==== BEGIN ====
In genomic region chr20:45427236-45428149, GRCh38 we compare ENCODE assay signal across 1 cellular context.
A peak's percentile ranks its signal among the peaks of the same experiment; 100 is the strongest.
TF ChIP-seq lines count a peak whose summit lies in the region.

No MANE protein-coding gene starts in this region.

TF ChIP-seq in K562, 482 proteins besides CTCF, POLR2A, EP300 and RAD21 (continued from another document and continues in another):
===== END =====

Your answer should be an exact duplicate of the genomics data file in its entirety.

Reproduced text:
In genomic region chr20:45427236-45428149, GRCh38 we compare ENCODE assay signal across 1 cellular context.
A peak's percentile ranks its signal among the peaks of the same experiment; 100 is the strongest.
TF ChIP-seq lines count a peak whose summit lies in the region.

No MANE protein-coding gene starts in this region.

TF ChIP-seq in K562, 482 proteins besides CTCF, POLR2A, EP300 and RAD21 (continued from another document and continues in another):